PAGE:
Reliability of the Norwegian version of the short physical performance battery in older people with and without dementia


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BioMed Central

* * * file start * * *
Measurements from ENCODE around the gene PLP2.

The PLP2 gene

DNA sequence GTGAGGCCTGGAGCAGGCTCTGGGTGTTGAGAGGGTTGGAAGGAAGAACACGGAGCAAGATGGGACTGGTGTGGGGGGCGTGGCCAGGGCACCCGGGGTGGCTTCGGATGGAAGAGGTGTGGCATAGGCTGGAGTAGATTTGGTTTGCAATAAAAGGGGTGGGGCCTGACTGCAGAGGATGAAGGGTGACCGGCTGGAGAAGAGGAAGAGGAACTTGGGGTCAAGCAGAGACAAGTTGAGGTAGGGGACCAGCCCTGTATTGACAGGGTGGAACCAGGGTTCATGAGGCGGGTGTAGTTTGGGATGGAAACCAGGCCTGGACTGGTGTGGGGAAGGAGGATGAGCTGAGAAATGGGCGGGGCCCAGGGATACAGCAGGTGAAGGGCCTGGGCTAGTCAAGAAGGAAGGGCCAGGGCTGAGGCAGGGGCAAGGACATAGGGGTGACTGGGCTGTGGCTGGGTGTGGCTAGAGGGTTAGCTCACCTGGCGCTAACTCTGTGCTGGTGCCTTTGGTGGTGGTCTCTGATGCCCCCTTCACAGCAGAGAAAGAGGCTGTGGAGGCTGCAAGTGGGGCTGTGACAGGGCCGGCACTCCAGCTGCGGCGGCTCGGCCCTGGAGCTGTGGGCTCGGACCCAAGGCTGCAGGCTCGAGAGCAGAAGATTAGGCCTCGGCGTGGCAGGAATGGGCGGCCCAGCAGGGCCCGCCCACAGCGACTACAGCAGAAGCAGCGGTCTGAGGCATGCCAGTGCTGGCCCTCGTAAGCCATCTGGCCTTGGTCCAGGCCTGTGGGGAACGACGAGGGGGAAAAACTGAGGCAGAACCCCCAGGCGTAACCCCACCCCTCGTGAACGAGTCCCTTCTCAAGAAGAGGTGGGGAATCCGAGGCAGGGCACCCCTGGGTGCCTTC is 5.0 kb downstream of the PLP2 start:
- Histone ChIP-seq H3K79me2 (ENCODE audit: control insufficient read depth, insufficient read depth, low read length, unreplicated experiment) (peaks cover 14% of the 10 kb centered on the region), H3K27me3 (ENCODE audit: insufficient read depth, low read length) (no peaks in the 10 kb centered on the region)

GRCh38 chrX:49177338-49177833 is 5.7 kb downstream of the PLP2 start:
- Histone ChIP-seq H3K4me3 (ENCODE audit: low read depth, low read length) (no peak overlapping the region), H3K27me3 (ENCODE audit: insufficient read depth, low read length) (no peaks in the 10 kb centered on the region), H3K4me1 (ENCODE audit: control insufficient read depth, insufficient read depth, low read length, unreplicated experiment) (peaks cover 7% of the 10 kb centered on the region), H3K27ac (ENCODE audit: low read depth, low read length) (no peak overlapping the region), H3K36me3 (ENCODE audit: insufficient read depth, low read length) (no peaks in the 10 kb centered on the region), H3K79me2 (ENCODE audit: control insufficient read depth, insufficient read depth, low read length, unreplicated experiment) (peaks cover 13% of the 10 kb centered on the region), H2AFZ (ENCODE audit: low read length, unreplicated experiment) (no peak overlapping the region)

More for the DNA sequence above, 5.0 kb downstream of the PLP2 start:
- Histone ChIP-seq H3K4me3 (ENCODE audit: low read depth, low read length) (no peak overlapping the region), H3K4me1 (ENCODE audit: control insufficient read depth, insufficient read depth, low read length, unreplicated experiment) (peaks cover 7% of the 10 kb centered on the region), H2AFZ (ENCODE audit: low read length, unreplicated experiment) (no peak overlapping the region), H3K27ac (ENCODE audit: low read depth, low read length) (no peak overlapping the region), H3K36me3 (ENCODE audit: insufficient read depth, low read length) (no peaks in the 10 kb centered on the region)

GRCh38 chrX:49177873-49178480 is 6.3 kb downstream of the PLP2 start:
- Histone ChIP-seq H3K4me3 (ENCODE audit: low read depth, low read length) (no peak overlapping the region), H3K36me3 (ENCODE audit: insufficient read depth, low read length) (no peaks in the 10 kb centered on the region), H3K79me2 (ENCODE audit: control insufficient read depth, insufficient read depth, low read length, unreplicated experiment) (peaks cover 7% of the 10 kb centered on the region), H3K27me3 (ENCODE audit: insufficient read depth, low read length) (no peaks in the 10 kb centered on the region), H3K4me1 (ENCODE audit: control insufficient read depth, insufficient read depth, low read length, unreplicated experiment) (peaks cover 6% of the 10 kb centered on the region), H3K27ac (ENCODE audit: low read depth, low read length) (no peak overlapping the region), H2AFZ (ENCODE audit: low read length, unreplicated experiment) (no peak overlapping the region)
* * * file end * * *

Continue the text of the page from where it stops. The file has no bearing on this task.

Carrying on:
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Background: The purpose of the study was to establish the test – retest reliability of the Norwegian version of the Short Physical Performance Battery (SPPB). Methods: This was a cross- sectional reliability study. A convenience sample of 61 older adults with a mean age of 88.4(8.1) was tested by two different physiotherapists at two time points. The mean time interval between tests was 2.5 days. The Intraclass Correlation Coefficient model 3.1 (ICC, 3.1) with 95% confidence intervals as well as the weighted Kappa (K) were used as measures of relative reliability. The Standard Error of Measurement (SEM) and Minimal Detectable Change (MDC) were used to measure absolute reliability. The results were also analyzed for a subgroup of 24 older people with dementia. Results: The ICC reflected high relative reliability for the SPPB summary score and the 4 m walk test (4mwt), both for the total sample (ICC = 0.92, and 0.91 respectively)) and for the subgroup with dementia (ICC = 0.84 and 0.90 respectively). Furthermore, weighted Ks for the SPPB subscales were 0.64 for the chair stand, 0.80 for gait and 0.52 for balance for the total sample and almost identical for the subgroup with dementia. MDC-values at the 95% confidence intervals (MDC95) were calculated at 0.8 for the total score of SPPB and 0.39 m/s for the 4mwt in the total sample. For the subgroup with dementia MDC95 was 1.88 for the total score of SPPB and 0.28 m/s for 4mwt. Conclusions: The SPPB total score and the timed walking test showed overall high relative and absolute reliability for the total sample indicating that the Norwegian version of the SPPB is reliable when used by trained physiotherapists with older people. The reliability of the Norwegian SPPB in older people with dementia seems high, but due to a small sample size this needs further investigation.




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